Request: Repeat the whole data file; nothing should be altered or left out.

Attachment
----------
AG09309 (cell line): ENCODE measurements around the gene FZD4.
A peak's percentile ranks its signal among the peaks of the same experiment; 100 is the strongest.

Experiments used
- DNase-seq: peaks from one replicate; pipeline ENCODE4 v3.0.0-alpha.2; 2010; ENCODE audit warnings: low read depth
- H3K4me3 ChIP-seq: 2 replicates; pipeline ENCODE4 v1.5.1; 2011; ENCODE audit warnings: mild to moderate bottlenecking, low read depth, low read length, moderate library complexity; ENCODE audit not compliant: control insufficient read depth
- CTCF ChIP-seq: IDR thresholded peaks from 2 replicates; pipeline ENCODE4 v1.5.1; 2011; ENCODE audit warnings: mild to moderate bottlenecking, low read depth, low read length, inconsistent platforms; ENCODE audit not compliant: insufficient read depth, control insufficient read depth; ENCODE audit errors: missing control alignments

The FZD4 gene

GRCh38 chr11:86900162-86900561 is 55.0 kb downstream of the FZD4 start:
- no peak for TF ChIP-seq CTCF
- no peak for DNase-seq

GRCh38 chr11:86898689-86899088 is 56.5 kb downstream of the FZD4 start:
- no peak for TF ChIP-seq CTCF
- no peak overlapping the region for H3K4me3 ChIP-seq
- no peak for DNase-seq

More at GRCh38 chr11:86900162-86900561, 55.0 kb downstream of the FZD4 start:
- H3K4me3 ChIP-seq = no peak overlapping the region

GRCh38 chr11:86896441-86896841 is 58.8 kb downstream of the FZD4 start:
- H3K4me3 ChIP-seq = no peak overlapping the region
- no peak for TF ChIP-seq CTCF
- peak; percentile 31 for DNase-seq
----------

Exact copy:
AG09309 (cell line): ENCODE measurements around the gene FZD4.
A peak's percentile ranks its signal among the peaks of the same experiment; 100 is the strongest.

Experiments used
- DNase-seq: peaks from one replicate; pipeline ENCODE4 v3.0.0-alpha.2; 2010; ENCODE audit warnings: low read depth
- H3K4me3 ChIP-seq: 2 replicates; pipeline ENCODE4 v1.5.1; 2011; ENCODE audit warnings: mild to moderate bottlenecking, low read depth, low read length, moderate library complexity; ENCODE audit not compliant: control insufficient read depth
- CTCF ChIP-seq: IDR thresholded peaks from 2 replicates; pipeline ENCODE4 v1.5.1; 2011; ENCODE audit warnings: mild to moderate bottlenecking, low read depth, low read length, inconsistent platforms; ENCODE audit not compliant: insufficient read depth, control insufficient read depth; ENCODE audit errors: missing control alignments

The FZD4 gene

GRCh38 chr11:86900162-86900561 is 55.0 kb downstream of the FZD4 start:
- no peak for TF ChIP-seq CTCF
- no peak for DNase-seq

GRCh38 chr11:86898689-86899088 is 56.5 kb downstream of the FZD4 start:
- no peak for TF ChIP-seq CTCF
- no peak overlapping the region for H3K4me3 ChIP-seq
- no peak for DNase-seq

More at GRCh38 chr11:86900162-86900561, 55.0 kb downstream of the FZD4 start:
- H3K4me3 ChIP-seq = no peak overlapping the region

GRCh38 chr11:86896441-86896841 is 58.8 kb downstream of the FZD4 start:
- H3K4me3 ChIP-seq = no peak overlapping the region
- no peak for TF ChIP-seq CTCF
- peak; percentile 31 for DNase-seq